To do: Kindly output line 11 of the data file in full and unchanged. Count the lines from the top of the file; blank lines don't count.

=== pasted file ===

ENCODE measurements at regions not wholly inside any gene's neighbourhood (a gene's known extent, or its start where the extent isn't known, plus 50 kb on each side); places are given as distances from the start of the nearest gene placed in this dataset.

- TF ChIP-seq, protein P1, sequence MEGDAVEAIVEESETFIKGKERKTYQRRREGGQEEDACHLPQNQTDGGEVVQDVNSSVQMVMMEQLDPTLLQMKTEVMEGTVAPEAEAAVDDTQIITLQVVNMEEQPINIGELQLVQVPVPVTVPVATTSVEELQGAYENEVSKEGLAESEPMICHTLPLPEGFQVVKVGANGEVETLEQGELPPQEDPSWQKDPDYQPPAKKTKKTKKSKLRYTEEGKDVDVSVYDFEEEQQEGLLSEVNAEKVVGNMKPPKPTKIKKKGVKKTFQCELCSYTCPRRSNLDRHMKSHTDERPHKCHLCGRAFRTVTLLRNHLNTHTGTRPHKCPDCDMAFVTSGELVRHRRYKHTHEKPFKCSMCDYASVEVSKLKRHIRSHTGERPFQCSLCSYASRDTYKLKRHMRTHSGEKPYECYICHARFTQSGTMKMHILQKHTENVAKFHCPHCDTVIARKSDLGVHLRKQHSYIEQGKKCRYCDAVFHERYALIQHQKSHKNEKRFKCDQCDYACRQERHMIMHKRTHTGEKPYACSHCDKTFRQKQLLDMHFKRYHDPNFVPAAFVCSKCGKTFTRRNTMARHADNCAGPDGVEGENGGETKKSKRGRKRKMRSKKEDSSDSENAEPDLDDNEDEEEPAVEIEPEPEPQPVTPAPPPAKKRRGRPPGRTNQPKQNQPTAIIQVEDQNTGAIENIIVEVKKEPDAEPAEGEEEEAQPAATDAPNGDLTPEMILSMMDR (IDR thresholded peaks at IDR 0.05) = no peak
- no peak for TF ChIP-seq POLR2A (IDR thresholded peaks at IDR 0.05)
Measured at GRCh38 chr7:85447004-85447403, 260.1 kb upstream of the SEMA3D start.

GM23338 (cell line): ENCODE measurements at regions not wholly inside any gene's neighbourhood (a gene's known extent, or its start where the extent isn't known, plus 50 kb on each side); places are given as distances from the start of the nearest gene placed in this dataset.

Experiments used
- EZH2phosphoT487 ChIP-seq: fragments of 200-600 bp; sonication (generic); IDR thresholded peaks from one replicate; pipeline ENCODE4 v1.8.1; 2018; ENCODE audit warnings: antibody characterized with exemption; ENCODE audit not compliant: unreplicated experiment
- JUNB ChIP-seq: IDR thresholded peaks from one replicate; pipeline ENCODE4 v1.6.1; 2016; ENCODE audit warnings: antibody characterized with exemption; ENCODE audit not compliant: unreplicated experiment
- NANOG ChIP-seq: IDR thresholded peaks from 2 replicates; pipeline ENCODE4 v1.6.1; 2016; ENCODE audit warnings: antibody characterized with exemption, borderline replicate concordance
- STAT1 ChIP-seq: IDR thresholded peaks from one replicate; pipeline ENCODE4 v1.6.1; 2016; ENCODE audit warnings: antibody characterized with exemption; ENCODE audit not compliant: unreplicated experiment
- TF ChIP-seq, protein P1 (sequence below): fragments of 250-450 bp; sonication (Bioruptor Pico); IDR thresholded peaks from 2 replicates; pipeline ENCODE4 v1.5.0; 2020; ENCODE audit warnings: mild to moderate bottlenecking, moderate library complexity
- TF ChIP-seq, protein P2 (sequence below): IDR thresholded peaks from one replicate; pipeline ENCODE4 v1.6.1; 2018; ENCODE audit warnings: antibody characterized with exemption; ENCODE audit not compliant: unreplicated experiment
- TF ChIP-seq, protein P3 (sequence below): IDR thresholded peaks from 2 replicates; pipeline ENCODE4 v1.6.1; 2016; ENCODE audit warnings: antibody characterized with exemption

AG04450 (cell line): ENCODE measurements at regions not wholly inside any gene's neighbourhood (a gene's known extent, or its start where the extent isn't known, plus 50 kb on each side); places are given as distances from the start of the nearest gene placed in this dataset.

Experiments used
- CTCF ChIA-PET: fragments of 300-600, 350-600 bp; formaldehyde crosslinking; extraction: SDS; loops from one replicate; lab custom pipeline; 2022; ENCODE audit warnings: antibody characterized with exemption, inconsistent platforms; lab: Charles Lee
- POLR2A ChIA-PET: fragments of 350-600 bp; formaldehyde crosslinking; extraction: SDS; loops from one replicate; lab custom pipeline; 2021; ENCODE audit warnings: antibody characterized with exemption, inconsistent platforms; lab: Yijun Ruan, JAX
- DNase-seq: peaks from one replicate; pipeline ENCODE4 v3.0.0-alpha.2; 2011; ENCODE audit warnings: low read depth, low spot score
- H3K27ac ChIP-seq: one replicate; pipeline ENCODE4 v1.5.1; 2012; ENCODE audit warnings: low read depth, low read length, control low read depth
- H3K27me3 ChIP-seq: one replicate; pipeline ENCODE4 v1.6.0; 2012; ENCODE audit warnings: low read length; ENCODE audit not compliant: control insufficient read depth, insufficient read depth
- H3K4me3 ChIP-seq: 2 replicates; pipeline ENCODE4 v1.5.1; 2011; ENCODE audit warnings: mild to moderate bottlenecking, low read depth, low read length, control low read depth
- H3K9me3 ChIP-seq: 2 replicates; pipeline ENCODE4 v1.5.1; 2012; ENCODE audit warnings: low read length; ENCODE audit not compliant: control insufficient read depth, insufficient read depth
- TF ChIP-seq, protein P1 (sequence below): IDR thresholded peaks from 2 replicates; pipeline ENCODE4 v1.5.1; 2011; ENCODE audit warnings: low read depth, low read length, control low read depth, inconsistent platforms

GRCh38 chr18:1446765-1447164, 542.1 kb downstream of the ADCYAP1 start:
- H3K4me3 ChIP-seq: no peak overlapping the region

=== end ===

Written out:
- TF ChIP-seq, protein P1 (sequence below): fragments of 250-450 bp; sonication (Bioruptor Pico); IDR thresholded peaks from 2 replicates; pipeline ENCODE4 v1.5.0; 2020; ENCODE audit warnings: mild to moderate bottlenecking, moderate library complexity